• Araki, M., McGeer, P. L., & Kimura, H. (1988). The efferent projections of the rat lateral habenular nucleus revealed by the PHA-L anterograde tracing method. Brain research, 441(1-2), 319–30. Retrieved from http://www.ncbi.nlm.nih.gov/pubmed/2451982
  • Strotmann B, Heidemann RM, Anwander A, Weiss M, Trampel R, Villringer A, Turner R (2014) High-resolution MRI and diffusion-weighted imaging of the human habenula at 7 tesla. J Magn Reson Imaging 39:1018–1026. https://www.ncbi.nlm.nih.gov/pubmed/24259421




Lateral hypothalamus GPb (Globus pallidus border); other cells in pallidal region Entopeduncular nucleus (excitatory projection) (Main pathway in rats; in monkeys peri-pallidal cells and lateral hypothalamus appear to be the main inputs) Olfactory tubercule Vertical limb of diagonal band nucleus Lateral preoptic area SN pars reticulata


LHb: Primarily outputs through RMTg, which projects to SNc VTA DRN

Habenula has reciprocal connections with: -Lateral hypothalamic area -Thalamic nuclei -Dorsal and median raphe nuclei

Nucleus of diagonal band Ventral pallidum Substantia innominata

MHb: Interpenduncular nucleus


Summary list

-Reward -Stress -Fear/Anxiety -Pain -Addiction -Sleep -Higher level cognitive functions: feedback and prediction errors

Learning signals for negative valence (punishment)

Habenular neurons show excitation to a target predicting an aversive stimulus or a stimulus predicting no reward, which precedes inhibition in dopamine neurons for reward omission (Matsumoto Hikosaka 2007). This habenula-VTA pathway is now thought to go through the RMTg. Habenula neurons also show excitation to conditioned stimuli predicting negative valence rewards or reward omissions (Matsumoto Hikosaka 2009)

Effects of stimulation

* Deep brain stimulation of habenula neurons decreased sucrose self-administration levels (Friedman, Lax et al 2011) * DBS of habenula also led to aversion of a context associated with stimulation of that region

Effects of lesions

*Lesions of habenula increased sucrose seeking behavior, resulting in delayed extinction for substitution of sucrose with water (Friedman, Lax et al 2011)

Effects of microinjection


(Shabel, Proulx, Trias et al 2012)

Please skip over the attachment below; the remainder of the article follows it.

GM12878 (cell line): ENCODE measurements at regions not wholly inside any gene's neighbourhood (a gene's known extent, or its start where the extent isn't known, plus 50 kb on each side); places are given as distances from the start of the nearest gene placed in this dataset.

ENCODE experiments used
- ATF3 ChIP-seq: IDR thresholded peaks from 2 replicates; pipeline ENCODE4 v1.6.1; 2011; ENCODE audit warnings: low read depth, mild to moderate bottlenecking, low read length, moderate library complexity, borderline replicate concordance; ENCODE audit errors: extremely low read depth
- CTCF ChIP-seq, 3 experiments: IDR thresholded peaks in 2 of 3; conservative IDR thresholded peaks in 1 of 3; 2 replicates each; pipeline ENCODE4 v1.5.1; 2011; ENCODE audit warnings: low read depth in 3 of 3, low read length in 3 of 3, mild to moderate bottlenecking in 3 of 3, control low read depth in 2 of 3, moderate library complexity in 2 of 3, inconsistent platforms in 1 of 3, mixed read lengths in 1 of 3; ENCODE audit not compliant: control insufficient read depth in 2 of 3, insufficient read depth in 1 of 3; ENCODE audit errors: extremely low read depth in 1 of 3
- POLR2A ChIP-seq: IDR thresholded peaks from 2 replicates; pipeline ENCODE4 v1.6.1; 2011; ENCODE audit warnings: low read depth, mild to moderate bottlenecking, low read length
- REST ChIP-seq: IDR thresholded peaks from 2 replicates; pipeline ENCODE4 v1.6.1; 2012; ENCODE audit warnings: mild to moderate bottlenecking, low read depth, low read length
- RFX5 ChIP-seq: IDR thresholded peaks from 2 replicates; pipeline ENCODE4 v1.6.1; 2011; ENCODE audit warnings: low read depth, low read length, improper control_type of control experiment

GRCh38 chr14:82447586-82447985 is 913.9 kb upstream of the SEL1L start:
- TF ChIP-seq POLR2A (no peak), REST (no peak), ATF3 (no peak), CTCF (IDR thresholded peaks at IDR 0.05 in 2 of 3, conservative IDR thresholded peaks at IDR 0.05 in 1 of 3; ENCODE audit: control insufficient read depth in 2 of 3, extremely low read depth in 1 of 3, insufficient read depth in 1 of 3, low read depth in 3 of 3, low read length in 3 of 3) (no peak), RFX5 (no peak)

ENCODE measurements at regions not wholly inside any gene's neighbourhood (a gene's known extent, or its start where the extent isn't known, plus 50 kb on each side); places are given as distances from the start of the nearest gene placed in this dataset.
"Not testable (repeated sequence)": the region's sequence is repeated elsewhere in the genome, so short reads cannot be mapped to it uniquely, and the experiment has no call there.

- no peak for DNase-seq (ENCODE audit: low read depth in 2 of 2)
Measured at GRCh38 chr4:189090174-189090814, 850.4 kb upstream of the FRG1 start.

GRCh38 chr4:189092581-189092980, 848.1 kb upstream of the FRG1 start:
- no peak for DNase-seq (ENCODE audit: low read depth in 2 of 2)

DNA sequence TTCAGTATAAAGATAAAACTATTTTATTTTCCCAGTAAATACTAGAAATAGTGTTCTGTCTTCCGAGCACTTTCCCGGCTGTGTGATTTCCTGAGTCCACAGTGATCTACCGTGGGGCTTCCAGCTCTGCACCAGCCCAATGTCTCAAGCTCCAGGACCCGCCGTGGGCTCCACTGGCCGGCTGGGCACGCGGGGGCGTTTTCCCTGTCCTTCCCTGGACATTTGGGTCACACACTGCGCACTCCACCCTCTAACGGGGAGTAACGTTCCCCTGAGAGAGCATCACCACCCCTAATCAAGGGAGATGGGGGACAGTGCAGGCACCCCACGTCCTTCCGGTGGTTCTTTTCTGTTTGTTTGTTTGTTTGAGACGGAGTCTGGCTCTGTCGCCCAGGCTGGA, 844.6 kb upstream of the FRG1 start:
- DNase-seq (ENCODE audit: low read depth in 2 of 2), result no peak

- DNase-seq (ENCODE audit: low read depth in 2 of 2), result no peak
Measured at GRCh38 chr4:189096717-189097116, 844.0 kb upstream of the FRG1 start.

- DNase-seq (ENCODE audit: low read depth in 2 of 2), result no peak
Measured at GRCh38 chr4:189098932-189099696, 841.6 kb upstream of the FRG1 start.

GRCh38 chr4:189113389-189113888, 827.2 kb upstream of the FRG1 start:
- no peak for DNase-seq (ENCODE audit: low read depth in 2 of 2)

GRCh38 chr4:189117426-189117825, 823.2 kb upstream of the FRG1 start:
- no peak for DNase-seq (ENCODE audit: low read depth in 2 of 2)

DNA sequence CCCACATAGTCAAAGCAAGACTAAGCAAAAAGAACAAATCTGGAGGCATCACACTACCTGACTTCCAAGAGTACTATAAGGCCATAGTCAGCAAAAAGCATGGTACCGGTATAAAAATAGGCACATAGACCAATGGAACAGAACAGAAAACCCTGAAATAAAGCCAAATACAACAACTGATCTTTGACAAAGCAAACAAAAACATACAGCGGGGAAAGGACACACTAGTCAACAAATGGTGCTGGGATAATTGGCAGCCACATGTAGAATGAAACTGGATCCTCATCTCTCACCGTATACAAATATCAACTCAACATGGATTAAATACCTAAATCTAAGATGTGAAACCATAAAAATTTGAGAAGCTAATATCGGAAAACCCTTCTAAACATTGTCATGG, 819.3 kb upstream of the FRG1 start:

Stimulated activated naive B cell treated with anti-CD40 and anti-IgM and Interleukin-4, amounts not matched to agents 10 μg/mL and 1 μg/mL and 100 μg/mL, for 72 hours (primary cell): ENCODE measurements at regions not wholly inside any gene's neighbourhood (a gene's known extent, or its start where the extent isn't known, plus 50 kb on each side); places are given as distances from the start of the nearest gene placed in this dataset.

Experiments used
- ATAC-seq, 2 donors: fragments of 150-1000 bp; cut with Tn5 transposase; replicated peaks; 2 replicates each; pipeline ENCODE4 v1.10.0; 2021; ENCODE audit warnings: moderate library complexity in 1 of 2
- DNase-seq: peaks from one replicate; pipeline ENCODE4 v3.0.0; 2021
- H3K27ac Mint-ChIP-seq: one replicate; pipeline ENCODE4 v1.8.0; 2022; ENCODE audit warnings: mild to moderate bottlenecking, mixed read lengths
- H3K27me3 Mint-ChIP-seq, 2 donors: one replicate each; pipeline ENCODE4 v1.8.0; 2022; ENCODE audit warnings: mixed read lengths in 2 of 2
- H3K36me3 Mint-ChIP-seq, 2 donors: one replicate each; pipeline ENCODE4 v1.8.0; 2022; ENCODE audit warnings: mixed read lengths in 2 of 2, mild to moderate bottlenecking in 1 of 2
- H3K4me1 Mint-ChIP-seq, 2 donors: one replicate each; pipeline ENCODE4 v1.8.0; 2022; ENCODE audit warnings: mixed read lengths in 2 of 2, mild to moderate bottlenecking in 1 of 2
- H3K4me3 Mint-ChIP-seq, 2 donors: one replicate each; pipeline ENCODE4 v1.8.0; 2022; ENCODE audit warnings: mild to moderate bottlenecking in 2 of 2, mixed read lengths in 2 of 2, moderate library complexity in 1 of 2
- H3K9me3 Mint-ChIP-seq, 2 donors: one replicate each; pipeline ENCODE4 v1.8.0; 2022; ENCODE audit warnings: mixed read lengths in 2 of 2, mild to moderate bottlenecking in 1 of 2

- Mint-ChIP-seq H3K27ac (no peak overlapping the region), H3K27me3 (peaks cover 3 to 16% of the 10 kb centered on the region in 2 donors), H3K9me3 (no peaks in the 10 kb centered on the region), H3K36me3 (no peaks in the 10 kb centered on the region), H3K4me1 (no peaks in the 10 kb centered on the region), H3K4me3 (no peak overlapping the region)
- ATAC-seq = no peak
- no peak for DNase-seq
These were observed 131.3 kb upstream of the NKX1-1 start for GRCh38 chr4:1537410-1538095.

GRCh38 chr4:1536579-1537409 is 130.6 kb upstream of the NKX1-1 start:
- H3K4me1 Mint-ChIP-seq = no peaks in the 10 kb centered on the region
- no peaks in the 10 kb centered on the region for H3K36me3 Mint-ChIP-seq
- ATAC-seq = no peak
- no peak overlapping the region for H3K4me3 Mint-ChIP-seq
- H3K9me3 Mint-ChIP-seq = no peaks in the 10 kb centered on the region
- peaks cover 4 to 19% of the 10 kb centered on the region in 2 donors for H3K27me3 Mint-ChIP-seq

• Stimulation of the excitatory EP-LHb pathway produced avoidance behavior
  • Serotonin injections caused inhibition of LHb neurons receiving input from EP neurons


Anxiety and stress responses; learned helplessness

Effects of stimulation

  • Reduced synaptic potentiation of habenula neurons caused by deep brain stimulation decreased helpless behavior in rats
  • Increased synaptic potentiation of habenula neurons projecting to VTA in learned helplessness (Li, Piriz, Mirrone et al 2011)

Effects of lesions/inactivation

  • Habenular lesions eliminated the differential rise in DRN serotonin for rats exposed to inescapable/escapable shock (Amat, Sparks et al 2001)
  • Habenula lesions impaired acquisition of inhibitory avoidance while facilitating escape in a T-Maze (Pobbe Zangrossi 08)


(Stamatakis, Stuber, 2012)

  • Exposure to aversive stimuli increased LHb synaptic drive onto RMTg neurons
  • Optogenetic stimulation of LHb to RMTg pathway increased passive avoidance behavior and conditioned avoidance
  • LHb-RMTg pathway also serves as a punishment; mice given optogenetic stimulation of that pathway while consuming sucrose made significantly fewer nose pokes to get sucrose

Effects of microinjection

*Injection of kainic acid (an excitatory amino acid) into habenula facilitated acquisition of inhibitory avoidance while impairing escape behaviors. Inhibitory avoidance is thought to be related to anxiety behaviors, while one-way escape is more related to fear. (Pobbe Zangrossi 08)


Studies activating


Coordinates (x, y, z): [4, -22, 4] , [-4, -22, 4] Say how overall coordinates were derived here: hand-drawn ROI on MNI 152 (close to average of studies below)

Specific study coordinates (if not too many)

Study Description x y z
Ide 2011 Stop error > Stop success -14 -20 10
Ullsberger 2003 Negative > Positive Feedback -4 -24 7
Shelton 2012 Activation to late phase pain 4/-4 -23 4
Hennigan 2015 E-Shock > neutral trials -1 -29 -2

(Ullsberger activations reported in Talairach coordinates -5,-25,8, converted to MNI for table)
(Hennigan activations reported in Talairach coordinates -2,-29,0, converted to MNI for table)
Ide Li activations include thalamus

ROI: habenula_roi.zip

List of Studies

Specific, key studies

Study list: Coordinate based

Neurosynth results for coordinate(s)

<list studies here from Neurosynth database>

Last modified: 2017/05/16 14:15